Long Island Man Sentenced To Over 9 Years In Prison For Defrauding South Korean Religious School Of More Than $5 Million
Joon H. Kim, the Acting United States Attorney for the Southern District of New York, announced that WILLIAM COSME, a/k/a WILLIAM COSMO, was sentenced in Manhattan federal court today to 111 months in prison for orchestrating a scheme to defraud a Christian missionary school in South Korea of $5.5 million. On March 21, 2017, a jury convicted COSME of wire fraud and aggravated identity theft following a one-week trial before U.S. District Judge Loretta A. Preska, who also imposed today’s sentence.
Acting Manhattan U.S. Attorney Joon H. Kim said: “William Cosme defrauded an international school in Korea of more than $5 million by telling a series of brazen lies, many that he continued to tell on the stand at trial. Instead of investing the school’s money meant for educating children as he had promised, Cosme spent it on himself, on a Lamborghini, Ferrari, gambling, and other personal expenses. Thanks to the hard work of the FBI, Cosme will now spend time in a federal prison.”
According to the Indictment and other filings in Manhattan federal court, statements made in connection with COSME’s sentencing proceedings, and evidence admitted at trial:
COSME purported to operate a “privately held, global, private equity family practice with a concentration on it’s [sic] own family’s private wealth management, commercial [real estate], physical gold trade and business consulting.” COSME further claimed that the entity through which he did business “manage[d] family assets with a net asset value in excess of USD $11b on a global basis” and that his clientele included royalty and the families of royalty.
In January 2011, COSME, acting through his company Cosmo Dabi International Trading Group Inc. (“Cosmo Dabi”), entered into an agreement with an international school located in South Korea (the “International School”) whereby Cosmo Dabi would lend the International School approximately $55 million and the International School would make a deposit of approximately $5.5 million (the “Equity Deposit”), which COSME would invest in order to generate funds to loan the International School. The International School sought to use the proceeds of the loan to expand its operations in South Korea.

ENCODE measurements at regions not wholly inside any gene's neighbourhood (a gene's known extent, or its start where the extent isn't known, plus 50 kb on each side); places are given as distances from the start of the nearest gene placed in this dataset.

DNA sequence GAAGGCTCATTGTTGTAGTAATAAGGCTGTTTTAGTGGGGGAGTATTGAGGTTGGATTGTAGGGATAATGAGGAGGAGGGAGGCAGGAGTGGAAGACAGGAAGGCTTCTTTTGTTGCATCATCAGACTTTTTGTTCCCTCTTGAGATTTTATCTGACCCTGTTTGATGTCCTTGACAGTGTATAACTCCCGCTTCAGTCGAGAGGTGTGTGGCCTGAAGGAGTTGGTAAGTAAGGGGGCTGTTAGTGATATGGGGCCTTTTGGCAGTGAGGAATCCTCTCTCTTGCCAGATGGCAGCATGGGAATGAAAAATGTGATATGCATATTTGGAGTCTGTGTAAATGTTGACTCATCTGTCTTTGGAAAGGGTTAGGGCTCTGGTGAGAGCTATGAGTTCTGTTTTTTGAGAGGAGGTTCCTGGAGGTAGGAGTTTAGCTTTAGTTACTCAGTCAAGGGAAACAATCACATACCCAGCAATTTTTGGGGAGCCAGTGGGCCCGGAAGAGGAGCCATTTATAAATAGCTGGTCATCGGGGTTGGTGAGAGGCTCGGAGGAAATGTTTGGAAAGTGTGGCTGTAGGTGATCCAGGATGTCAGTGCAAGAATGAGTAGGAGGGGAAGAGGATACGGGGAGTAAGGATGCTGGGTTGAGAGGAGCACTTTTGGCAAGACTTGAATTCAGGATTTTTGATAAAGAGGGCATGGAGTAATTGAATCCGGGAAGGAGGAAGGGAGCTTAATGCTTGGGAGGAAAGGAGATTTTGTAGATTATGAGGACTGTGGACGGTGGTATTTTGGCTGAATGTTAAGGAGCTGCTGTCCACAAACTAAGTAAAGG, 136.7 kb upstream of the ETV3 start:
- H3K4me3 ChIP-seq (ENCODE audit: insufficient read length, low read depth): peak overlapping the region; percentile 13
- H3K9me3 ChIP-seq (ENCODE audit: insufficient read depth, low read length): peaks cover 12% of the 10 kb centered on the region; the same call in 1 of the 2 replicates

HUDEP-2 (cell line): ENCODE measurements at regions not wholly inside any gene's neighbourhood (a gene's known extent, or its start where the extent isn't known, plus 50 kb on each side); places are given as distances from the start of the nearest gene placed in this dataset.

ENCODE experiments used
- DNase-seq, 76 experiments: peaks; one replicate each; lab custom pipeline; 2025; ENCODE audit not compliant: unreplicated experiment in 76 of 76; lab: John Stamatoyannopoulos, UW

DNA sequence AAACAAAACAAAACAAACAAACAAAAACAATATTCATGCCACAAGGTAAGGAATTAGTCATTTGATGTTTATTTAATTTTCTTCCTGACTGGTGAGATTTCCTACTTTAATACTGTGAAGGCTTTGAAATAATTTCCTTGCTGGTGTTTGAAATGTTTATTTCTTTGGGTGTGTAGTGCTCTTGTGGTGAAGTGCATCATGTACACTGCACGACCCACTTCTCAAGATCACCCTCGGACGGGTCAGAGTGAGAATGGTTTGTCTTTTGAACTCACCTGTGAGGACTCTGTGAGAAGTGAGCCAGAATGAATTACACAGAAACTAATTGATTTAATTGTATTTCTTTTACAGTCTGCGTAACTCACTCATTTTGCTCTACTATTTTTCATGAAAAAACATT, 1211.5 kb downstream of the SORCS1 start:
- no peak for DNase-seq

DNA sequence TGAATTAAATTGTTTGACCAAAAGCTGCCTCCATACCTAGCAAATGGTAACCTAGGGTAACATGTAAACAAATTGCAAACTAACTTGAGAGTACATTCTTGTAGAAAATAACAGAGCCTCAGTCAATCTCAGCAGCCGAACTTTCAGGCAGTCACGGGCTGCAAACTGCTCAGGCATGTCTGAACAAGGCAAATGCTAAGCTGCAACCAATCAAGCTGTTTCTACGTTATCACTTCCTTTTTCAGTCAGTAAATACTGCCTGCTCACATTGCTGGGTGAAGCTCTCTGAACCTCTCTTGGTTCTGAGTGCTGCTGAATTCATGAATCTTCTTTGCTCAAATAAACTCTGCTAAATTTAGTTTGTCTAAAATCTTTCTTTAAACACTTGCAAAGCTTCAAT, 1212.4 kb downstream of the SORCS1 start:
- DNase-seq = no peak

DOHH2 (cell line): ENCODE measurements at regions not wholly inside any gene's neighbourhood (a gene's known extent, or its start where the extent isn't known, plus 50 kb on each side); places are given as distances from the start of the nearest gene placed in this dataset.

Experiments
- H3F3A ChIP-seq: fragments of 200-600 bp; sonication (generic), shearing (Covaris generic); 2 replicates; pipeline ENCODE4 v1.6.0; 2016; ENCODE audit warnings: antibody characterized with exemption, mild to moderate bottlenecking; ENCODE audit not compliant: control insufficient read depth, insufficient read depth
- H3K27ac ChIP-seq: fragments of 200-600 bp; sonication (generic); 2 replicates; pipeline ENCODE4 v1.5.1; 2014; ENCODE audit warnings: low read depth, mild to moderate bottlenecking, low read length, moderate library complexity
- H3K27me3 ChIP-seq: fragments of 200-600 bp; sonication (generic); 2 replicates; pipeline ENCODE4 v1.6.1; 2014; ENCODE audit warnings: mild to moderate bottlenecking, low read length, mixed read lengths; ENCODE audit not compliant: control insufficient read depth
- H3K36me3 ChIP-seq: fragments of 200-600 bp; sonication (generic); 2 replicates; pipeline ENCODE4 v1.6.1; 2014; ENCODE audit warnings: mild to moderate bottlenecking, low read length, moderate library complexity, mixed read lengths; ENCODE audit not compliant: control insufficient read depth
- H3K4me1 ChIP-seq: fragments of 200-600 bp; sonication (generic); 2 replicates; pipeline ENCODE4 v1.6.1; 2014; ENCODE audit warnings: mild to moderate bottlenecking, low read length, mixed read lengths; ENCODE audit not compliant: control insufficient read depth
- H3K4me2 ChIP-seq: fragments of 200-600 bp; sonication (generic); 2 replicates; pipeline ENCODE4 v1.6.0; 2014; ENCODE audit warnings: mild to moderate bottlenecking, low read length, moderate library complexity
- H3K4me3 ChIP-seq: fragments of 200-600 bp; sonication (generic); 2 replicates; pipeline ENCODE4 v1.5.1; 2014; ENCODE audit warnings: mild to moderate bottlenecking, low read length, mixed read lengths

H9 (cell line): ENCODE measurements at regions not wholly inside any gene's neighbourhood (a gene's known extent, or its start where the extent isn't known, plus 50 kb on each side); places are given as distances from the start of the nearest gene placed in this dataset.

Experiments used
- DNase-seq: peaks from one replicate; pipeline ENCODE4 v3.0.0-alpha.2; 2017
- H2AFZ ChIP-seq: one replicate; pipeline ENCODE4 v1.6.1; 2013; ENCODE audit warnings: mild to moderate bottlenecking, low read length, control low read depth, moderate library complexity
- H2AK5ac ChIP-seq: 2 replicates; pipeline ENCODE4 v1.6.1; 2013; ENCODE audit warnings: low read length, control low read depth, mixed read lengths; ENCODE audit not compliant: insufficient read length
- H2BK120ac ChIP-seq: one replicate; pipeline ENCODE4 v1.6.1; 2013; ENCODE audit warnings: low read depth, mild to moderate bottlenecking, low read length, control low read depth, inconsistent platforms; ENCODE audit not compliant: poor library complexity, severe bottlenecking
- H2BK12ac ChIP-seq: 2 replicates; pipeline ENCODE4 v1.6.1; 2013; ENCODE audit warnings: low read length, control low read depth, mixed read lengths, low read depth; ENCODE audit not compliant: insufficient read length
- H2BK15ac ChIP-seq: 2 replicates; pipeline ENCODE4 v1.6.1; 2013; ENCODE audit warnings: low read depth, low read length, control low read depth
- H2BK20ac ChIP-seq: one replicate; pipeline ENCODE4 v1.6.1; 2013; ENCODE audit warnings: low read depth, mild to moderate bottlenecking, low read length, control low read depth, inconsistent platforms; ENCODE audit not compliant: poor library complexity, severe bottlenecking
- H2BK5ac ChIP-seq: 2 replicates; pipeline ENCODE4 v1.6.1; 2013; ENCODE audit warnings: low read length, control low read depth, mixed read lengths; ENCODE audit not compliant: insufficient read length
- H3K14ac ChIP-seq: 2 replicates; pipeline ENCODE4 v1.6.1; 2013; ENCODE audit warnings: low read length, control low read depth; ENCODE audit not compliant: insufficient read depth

In January 2011, the International School sent by wire transfer approximately $5.5 million to an account maintained by COSME at a bank.
Thereafter, COSME transferred the funds that the International School had entrusted to him into other accounts, including accounts in his own name rather than that of his company. From the other accounts, COSME began a run of unauthorized personal spending, including a Lamborghini costing nearly $314,000 (which itself was meant to secure COSME a preferred spot on a waiting list to purchase an even more expensive Lamborghini); a Ferrari costing nearly $287,000; a Cadillac Escalade; a sport utility vehicle for a family member of COSME’s; a 110-day gambling trip to Las Vegas; gaming losses while on that trip in excess of $200,000; paying for his girlfriend’s rent; and otherwise funding a lavish lifestyle. All the while, COSME made a series of misrepresentations to the leadership of the International School as to why they had not been issued their promised loan payments, and devised and executed a sham audit process in order to convince the International School that they were in default of their agreement and that COSME could keep the school’s deposit for himself.
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In addition to his prison sentence, COSME, 51, of Jericho, New York, was sentenced to three years of supervised release and ordered to forfeit, among other things, the contents of two financial services accounts containing more than $2 million, as well as the luxury automobiles he purchased with the stolen funds. Restitution was also ordered in the amount of $5.5 million.
Mr. Kim praised the outstanding efforts of Federal Bureau of Investigation in the investigation.
This case is being handled by the Office’s Complex Frauds and Cybercrime Unit. Assistant U.S. Attorneys Noah D. Solowiejczyk and Martin S. Bell are in charge of the prosecution.